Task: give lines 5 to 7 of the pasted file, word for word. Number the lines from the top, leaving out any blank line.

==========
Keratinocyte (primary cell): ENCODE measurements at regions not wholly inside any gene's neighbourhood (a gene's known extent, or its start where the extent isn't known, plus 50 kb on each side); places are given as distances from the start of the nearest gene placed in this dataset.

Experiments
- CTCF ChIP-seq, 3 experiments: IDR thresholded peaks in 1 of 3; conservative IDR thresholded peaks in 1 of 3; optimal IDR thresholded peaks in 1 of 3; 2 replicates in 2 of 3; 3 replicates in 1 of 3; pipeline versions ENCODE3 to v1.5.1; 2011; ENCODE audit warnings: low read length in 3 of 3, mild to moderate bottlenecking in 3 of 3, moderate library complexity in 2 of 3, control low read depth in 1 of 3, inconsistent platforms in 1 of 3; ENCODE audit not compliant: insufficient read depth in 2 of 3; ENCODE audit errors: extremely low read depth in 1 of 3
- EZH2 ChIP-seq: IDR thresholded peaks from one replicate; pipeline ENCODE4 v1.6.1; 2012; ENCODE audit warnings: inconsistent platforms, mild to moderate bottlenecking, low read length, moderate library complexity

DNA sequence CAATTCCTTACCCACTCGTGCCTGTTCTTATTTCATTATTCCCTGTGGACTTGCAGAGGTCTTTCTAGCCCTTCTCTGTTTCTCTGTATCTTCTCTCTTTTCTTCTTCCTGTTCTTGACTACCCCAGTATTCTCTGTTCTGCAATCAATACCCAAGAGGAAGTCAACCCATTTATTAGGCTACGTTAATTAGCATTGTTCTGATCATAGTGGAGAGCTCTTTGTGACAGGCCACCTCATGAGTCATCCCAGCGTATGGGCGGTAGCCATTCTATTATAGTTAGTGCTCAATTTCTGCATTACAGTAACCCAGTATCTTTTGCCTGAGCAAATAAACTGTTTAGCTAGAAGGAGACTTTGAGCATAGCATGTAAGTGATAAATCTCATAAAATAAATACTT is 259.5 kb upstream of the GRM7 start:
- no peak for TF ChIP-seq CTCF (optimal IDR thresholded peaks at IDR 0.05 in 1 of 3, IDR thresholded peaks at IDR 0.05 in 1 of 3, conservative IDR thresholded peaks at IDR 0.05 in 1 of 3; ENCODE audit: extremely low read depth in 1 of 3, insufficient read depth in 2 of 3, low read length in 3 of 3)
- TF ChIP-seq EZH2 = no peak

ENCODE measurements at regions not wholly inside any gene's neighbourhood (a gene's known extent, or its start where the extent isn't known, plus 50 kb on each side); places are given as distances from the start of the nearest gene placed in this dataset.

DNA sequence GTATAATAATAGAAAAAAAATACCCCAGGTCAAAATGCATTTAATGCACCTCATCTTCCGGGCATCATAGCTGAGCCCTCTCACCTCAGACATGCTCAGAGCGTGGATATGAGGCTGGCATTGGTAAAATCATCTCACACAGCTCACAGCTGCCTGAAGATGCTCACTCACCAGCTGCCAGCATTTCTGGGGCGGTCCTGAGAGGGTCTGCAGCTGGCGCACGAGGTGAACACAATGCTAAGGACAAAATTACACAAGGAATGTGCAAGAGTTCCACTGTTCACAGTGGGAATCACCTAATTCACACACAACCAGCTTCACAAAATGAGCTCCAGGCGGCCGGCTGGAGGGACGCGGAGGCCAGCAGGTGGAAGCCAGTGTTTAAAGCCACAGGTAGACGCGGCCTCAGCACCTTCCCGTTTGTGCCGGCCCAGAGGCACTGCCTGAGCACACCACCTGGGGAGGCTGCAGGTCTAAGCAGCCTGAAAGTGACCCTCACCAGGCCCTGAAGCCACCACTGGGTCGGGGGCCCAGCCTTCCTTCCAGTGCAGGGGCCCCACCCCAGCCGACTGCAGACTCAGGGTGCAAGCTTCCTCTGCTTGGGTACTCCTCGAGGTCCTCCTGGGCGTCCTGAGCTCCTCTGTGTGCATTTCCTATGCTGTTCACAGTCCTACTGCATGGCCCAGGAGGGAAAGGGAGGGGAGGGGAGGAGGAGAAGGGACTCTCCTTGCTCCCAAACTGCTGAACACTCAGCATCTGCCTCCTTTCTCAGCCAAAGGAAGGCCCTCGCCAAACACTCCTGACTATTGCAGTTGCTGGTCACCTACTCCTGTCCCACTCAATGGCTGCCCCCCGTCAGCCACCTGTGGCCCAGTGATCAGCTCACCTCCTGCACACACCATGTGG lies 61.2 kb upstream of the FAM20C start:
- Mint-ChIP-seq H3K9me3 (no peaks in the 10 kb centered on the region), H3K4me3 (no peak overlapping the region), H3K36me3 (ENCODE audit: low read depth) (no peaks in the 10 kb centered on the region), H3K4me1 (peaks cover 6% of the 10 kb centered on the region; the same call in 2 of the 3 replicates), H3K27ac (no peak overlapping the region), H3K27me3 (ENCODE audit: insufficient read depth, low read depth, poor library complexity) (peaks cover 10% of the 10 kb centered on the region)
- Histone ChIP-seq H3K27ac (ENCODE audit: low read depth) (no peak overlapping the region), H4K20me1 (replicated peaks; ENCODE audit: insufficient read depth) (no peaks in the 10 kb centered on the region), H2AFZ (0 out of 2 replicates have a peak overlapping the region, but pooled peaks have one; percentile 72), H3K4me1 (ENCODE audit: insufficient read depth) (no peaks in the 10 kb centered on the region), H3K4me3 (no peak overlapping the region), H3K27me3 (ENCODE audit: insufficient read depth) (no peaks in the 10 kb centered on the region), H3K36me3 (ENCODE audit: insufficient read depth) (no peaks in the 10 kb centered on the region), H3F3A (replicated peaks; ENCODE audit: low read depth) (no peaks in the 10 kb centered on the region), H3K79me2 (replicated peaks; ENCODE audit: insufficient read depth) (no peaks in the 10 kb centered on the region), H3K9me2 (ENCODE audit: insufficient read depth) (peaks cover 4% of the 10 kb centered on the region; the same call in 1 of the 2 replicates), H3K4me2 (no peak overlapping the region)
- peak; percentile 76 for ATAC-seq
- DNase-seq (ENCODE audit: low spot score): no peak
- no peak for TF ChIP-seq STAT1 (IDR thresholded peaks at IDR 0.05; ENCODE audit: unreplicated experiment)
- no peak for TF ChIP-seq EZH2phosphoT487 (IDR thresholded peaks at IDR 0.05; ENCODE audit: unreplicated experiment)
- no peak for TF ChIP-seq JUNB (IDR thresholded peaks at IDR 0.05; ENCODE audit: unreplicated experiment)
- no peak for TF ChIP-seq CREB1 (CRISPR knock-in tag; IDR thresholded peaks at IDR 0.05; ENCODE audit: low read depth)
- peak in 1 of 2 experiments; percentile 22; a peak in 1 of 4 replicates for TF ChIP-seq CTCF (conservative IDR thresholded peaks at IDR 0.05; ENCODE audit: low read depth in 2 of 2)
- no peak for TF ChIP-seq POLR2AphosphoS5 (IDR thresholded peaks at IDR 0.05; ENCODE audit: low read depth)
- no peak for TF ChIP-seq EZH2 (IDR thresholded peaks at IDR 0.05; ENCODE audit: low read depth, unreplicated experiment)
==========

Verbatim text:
DNA sequence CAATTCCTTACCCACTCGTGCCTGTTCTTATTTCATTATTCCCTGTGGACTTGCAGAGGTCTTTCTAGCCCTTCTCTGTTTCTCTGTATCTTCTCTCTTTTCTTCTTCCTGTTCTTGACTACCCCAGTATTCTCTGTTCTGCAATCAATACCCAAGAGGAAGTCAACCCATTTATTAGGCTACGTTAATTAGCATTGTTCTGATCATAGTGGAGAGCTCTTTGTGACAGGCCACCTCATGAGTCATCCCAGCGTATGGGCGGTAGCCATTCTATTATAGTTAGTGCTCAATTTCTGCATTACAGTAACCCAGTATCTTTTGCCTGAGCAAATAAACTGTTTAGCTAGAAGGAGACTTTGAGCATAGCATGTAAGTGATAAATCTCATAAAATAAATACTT is 259.5 kb upstream of the GRM7 start:
- no peak for TF ChIP-seq CTCF (optimal IDR thresholded peaks at IDR 0.05 in 1 of 3, IDR thresholded peaks at IDR 0.05 in 1 of 3, conservative IDR thresholded peaks at IDR 0.05 in 1 of 3; ENCODE audit: extremely low read depth in 1 of 3, insufficient read depth in 2 of 3, low read length in 3 of 3)
- TF ChIP-seq EZH2 = no peak